10. Joint Profiling of miRNAs and mRNAs Reveals miRNA Mediated Gene Regulation in the Göttingen Minipig Obesity Model

    PubMed Central

    Alkan, Ferhat; Keinicke, Helle; Jacobsen, Mette J.; Gorodkin, Jan; Fredholm, Merete; Cirera, Susanna

    2016-01-01

    Obesity and its comorbidities are an increasing challenge for both affected individuals and health care systems, worldwide. In obese individuals, perturbation of expression of both protein-coding genes and microRNAs (miRNA) are seen in obesity-relevant tissues (i.e. adipose tissue, liver and skeletal muscle). miRNAs are small non-coding RNA molecules which have important regulatory roles in a wide range of biological processes, including obesity. Rodents are widely used animal models for human diseases including obesity. However, not all research is applicable for human health or diseases. In contrast, pigs are emerging as an excellent animal model for obesity studies, due to their similarities in their metabolism, their digestive tract and their genetics, when compared to humans. The Göttingen minipig is a small sized easy-to-handle pig breed which has been extensively used for modeling human obesity, due to its capacity to develop severe obesity when fed ad libitum. The aim of this study was to identify differentially expressed of protein-coding genes and miRNAs in a Göttingen minipig obesity model. Liver, skeletal muscle and abdominal adipose tissue were sampled from 7 lean and 7 obese minipigs. Differential gene expression was investigated using high-throughput quantitative real-time PCR (qPCR) on 90 mRNAs and 72 miRNAs. The results revealed de-regulation of several obesity and inflammation-relevant protein-coding genes and miRNAs in all tissues examined. Many genes that are known to be de-regulated in obese humans were confirmed in the obese minipigs and several of these genes have target sites for miRNAs expressed in the opposing direction of the gene, confirming miRNA-mediated regulation in obesity. These results confirm the translational value of the pig for human obesity studies. PMID:27902747

  11. Isolation of cucumber CsARF cDNAs and expression of the corresponding mRNAs during gravity-regulated morphogenesis of cucumber seedlings

    NASA Astrophysics Data System (ADS)

    Saito, Y.; Yamasaki, S.; Fujii, N.; Hagen, G.; Guilfoyle, T.; Takahashi, H.

    Cucumber seedlings grown in a horizontal position develop a protuberance called peg on the lower side of the transition zone between the hypocotyl and the root. We have suggested that peg formation on the upper side of the gravistimulated transition zone is suppressed because cucumber seedlings grown in a vertical position or microgravity symmetrically develop two pegs on the transition zone. Plant hormone, auxin, is considered to play a crucial role in the gravity-regulated formation of peg. We have shown that the mRNAs of auxin-inducible genes (CsIAAs) isolated from cucumber accumulate more abundantly in the lower side of the transition zone than in the upper side when peg formation initiates. To reveal the mechanism of transcriptional regulation by auxin for peg formation, we isolated five cDNAs of Auxin Response Factors (ARFs) from cucumber and compared their mRNA accumulation with those of CsIAA1 and CsIAA2. The tissue specificity of mRNA accumulation of CsARF2 was similar to those of CsIAA1 and CsIAA2. The structural character of CsARF2 predicts it is transcriptional activator. These results suggest that CsARF2 may be involved in activation of the transcription of auxin-inducible genes including CsIAA1 for peg formation. Because mRNA accumulation of five CsARFs, including CsARF2, were affected by neither gravity nor auxin, transcriptional activity of CsARF2 may be regulated at post-transcriptional level to induce asymmetric mRNA accumulation of auxin-inducible genes in the transition zone.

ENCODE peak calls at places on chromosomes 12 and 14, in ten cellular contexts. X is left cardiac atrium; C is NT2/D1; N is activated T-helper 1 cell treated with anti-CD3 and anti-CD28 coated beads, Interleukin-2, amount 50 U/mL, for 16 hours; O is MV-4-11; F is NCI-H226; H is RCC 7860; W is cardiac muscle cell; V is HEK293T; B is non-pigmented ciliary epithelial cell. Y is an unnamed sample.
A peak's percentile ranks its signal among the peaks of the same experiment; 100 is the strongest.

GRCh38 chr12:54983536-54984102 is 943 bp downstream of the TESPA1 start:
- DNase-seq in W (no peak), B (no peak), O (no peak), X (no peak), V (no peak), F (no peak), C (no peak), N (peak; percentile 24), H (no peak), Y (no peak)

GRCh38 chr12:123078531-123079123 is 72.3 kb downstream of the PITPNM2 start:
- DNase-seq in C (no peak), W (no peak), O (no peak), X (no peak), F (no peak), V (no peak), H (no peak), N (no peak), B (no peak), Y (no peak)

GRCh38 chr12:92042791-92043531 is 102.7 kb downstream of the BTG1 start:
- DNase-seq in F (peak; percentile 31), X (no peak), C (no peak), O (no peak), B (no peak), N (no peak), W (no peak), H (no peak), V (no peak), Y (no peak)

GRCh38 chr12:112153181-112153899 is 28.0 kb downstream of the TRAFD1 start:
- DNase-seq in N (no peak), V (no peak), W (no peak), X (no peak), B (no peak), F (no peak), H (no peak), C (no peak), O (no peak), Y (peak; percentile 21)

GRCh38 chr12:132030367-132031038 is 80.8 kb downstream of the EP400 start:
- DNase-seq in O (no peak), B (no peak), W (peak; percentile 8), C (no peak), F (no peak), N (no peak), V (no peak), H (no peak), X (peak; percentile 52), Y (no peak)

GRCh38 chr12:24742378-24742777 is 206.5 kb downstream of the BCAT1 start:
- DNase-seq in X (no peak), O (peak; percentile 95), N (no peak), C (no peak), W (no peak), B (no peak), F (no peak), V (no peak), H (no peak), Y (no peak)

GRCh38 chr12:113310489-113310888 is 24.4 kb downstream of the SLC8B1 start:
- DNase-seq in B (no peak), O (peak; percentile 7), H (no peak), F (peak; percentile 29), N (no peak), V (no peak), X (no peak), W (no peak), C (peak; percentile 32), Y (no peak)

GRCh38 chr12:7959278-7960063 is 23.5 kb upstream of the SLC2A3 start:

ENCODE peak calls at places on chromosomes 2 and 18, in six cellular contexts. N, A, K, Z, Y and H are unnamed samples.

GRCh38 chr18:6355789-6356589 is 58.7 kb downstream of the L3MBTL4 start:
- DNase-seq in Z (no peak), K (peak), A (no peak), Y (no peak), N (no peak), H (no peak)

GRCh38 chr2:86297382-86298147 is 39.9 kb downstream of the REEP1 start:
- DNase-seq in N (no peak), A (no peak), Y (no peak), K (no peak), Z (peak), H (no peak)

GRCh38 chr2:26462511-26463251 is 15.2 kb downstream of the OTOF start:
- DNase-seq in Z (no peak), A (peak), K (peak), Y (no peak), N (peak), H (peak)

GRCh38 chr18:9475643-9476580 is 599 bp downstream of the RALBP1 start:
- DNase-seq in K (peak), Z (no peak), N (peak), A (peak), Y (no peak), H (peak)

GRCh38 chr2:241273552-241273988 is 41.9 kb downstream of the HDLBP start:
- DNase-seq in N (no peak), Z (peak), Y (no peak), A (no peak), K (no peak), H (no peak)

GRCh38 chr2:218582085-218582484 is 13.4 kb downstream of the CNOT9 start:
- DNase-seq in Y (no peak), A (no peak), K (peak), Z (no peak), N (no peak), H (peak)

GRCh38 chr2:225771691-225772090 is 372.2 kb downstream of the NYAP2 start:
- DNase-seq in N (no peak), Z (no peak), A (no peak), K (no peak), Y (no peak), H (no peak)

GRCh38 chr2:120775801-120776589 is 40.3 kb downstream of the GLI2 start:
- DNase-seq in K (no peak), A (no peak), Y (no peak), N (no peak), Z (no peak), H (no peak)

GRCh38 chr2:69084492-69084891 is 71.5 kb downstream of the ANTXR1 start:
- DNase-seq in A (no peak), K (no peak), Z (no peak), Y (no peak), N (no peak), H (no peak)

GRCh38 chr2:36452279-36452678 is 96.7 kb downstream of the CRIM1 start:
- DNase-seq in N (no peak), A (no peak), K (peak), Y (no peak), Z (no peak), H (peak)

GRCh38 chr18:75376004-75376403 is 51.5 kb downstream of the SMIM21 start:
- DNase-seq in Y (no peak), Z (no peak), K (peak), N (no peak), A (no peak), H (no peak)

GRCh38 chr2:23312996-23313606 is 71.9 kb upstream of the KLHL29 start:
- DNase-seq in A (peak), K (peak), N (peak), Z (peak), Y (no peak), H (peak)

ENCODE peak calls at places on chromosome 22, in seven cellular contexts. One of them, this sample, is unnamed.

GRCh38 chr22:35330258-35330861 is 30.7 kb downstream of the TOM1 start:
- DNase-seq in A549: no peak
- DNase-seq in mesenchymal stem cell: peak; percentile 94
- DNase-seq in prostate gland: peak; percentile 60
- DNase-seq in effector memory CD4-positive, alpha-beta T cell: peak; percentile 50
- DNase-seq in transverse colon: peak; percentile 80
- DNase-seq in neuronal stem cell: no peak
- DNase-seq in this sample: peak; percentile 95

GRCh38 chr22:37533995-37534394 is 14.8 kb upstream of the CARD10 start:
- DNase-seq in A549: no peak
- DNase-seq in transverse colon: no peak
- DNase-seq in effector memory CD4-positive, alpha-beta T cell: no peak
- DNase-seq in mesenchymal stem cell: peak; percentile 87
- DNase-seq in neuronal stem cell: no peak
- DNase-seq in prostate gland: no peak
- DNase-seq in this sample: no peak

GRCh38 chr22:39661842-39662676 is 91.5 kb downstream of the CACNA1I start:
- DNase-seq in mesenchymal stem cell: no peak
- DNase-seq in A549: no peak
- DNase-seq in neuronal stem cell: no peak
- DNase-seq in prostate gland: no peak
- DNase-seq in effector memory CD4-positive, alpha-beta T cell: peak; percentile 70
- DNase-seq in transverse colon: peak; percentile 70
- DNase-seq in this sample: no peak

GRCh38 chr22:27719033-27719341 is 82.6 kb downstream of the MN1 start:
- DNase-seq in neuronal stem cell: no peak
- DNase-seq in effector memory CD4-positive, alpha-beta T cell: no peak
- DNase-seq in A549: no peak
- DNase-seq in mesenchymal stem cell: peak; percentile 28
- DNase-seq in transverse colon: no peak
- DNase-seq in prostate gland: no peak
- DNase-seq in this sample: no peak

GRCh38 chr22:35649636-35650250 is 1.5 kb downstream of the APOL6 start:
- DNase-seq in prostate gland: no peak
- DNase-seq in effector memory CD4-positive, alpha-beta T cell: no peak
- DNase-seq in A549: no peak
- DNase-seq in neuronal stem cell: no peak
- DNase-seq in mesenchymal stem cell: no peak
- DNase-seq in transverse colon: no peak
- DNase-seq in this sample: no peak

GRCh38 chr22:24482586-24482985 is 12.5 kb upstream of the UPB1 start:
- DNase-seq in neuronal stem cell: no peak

12. Joint Profiling of miRNAs and mRNAs Reveals miRNA Mediated Gene Regulation in the Göttingen Minipig Obesity Model.

    PubMed

    Mentzel, Caroline M Junker; Alkan, Ferhat; Keinicke, Helle; Jacobsen, Mette J; Gorodkin, Jan; Fredholm, Merete; Cirera, Susanna

    2016-01-01

    Obesity and its comorbidities are an increasing challenge for both affected individuals and health care systems, worldwide. In obese individuals, perturbation of expression of both protein-coding genes and microRNAs (miRNA) are seen in obesity-relevant tissues (i.e. adipose tissue, liver and skeletal muscle). miRNAs are small non-coding RNA molecules which have important regulatory roles in a wide range of biological processes, including obesity. Rodents are widely used animal models for human diseases including obesity. However, not all research is applicable for human health or diseases. In contrast, pigs are emerging as an excellent animal model for obesity studies, due to their similarities in their metabolism, their digestive tract and their genetics, when compared to humans. The Göttingen minipig is a small sized easy-to-handle pig breed which has been extensively used for modeling human obesity, due to its capacity to develop severe obesity when fed ad libitum. The aim of this study was to identify differentially expressed of protein-coding genes and miRNAs in a Göttingen minipig obesity model. Liver, skeletal muscle and abdominal adipose tissue were sampled from 7 lean and 7 obese minipigs. Differential gene expression was investigated using high-throughput quantitative real-time PCR (qPCR) on 90 mRNAs and 72 miRNAs. The results revealed de-regulation of several obesity and inflammation-relevant protein-coding genes and miRNAs in all tissues examined. Many genes that are known to be de-regulated in obese humans were confirmed in the obese minipigs and several of these genes have target sites for miRNAs expressed in the opposing direction of the gene, confirming miRNA-mediated regulation in obesity. These results confirm the translational value of the pig for human obesity studies.